The sunspot count is ZERO! Can’t get much lower than that. But … in spite of the low numbers (and a minor solar disturbance), I still make contacts. Even CW seems pretty sparse, but the digital parts of the band still amaze me.
I have been mostly working JT-9 and JT-65, and there’s been a lot of action. Good openings into Europe and South America, as well as stateside and Canada. Twenty meters has been productive as has forty meters, but that’s about it. Above 20 just sucks, to put it bluntly (although they say 6 meters has been promising).
Well, tonight we’ll have the PARC 2-meter net. At least propagation is consistent on the repeater 🙂 .
73 de Dick k4ftw
We had our weekly 2M net last night, and it was a bit chaotic. Net control was having rig issues, other members had their radios programmed wrong, and there was lots of silence while everyone waited for someone to transmit. Definitely needs a bit more structure and “control”.
73 de Dick k4ftw
Well, I’ve been using JT-65/JT-9 for several days now, and I do have a few thoughts to share. It’s amazing being able to copy a signal you can hardly see on the waterfall or hear. As a weak-signal mode, it is really unsurpassed. I’ve been using 5 to 10 watts output and find that more than sufficient in most cases. Using WSJT-X software from K1JT, it’s almost foolproof once you’ve got a few QSOs under your belt.
For me, the biggest negative is the limited ability to actually say anything of consequence. With a 13-character limit on your message — well, that’s not a lot of chat time. But all this has been said before, and it is what it is. Within the constraints of the format, it works exceedingly well.
It’s been a while since I’ve dabbled in the more verbose digital modes, so I’m going to try to get back to the “keyboard” modes for a while (PSK-31/63, etc. While the JT-x modes are great for propagation research (pskreporter) and snagging some new ones relatively easily, I think I prefer the more free-structured keyboard-to-keyboard, give and take of the more conventional modes.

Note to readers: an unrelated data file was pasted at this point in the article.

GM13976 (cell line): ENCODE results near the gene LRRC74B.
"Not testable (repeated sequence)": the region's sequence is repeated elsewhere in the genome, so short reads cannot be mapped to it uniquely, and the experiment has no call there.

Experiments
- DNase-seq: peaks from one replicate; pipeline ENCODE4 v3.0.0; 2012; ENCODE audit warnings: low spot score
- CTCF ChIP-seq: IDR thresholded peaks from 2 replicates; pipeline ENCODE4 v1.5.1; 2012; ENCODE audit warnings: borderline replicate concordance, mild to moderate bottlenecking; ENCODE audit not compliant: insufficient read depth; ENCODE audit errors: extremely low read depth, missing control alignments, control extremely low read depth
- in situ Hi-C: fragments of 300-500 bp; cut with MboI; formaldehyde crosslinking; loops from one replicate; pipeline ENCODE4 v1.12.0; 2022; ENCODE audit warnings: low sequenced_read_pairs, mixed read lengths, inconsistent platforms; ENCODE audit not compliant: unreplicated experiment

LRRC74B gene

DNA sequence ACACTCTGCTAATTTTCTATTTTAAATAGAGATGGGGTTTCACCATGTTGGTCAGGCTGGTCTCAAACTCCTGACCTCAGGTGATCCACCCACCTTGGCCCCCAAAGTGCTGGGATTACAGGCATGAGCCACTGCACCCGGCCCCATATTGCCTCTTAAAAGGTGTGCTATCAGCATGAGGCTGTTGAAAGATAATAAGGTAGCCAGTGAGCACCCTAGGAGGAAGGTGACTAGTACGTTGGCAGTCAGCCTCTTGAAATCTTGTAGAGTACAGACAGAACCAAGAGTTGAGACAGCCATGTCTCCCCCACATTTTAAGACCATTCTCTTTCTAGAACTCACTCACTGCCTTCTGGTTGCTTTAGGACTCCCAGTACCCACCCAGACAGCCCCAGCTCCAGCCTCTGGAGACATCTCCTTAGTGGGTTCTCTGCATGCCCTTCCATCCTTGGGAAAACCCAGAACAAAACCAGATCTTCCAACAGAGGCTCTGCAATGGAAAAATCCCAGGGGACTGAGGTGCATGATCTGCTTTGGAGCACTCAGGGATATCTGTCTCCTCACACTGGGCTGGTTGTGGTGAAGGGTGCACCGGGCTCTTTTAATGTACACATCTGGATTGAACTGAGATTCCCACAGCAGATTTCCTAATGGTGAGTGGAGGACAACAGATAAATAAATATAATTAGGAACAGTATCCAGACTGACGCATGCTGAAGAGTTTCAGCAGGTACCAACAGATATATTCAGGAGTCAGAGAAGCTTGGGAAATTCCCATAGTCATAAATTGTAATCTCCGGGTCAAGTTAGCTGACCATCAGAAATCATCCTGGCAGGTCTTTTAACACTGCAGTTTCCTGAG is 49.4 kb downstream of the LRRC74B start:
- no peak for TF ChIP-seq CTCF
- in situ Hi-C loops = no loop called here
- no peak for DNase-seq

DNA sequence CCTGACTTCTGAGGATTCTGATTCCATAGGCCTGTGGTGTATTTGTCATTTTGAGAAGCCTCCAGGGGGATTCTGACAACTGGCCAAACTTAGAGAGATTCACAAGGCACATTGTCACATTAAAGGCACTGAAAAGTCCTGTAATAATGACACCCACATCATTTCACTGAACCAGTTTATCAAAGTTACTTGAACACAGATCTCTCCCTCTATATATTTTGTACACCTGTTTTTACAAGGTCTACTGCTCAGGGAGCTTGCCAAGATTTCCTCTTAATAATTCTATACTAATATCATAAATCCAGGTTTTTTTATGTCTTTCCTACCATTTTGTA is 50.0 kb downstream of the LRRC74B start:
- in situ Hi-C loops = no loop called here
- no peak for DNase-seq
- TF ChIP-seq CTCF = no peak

73 de Dick k4ftw
I finally got around to setting up WSJT-X and JT Alert on the new laptop, and found quite a bit of action. I worked 18 stations (mostly Europe and the US) in a couple of hours on 20 Meters. I seemed to have a lot more luck on JT-9 than on JT-65. Sort of like watching paint dry, but I did fill in a few missing digital Grid squares, prefixes, etc in the meantime.
QCWA Chapter 119 activated Fort Monroe National Monument recently, and although I couldn’t lend a hand with the operation due to a prior commitment, I did manage to work them on CW. I haven’t heard how they did number wise, but it was a beautiful day to be operating portable.
We’ve found a site for W4MT, our 146.73 repeater. We lost our previous site and had been searching for a new location for quite a few months. In the interim, we’ve been having our Tuesday evening club net on the WN4HRT repeater.
Overall, the bands have not been the greatest, but the digital modes offer an opportunity to make contacts with lower power. I made those 18 contacts this evening using 10 watts to a vertical tied to the clothesline pole. Nothing sophisticated about that, folks! Where there’s a will, there’s a way. Don’t forget, CW was the original digital mode.
73 de Dick K4FTW
Before Bill passed away, he told his family that his wish was for them to throw a party in memory of him, and to invite all his ham buddies. Well, today that happened. We met at Nick’s at Gloucester Point for a celebration and get together. Everyone was given 5 raffle tickets upon arrival and had the opportunity to buy more.There were several HF radios (Icom 746, TenTec Orion) and several VHF/UHF radios (Kennwood TH-F6A, several mobiles) raffled off, along with miscellaneous items (RigBlaster, antennas, microphones, a fifth of Jamieson’s, etc). Not to be forgotten was his collection of coffee cups.All proceeds of the raffle went to the ARRL. I won the Kenwood TH-F6A and several coffee cups.We had a great lunch as well, and left laden with our wins and lots of fond memories of Bill.
de Dick, K4FTW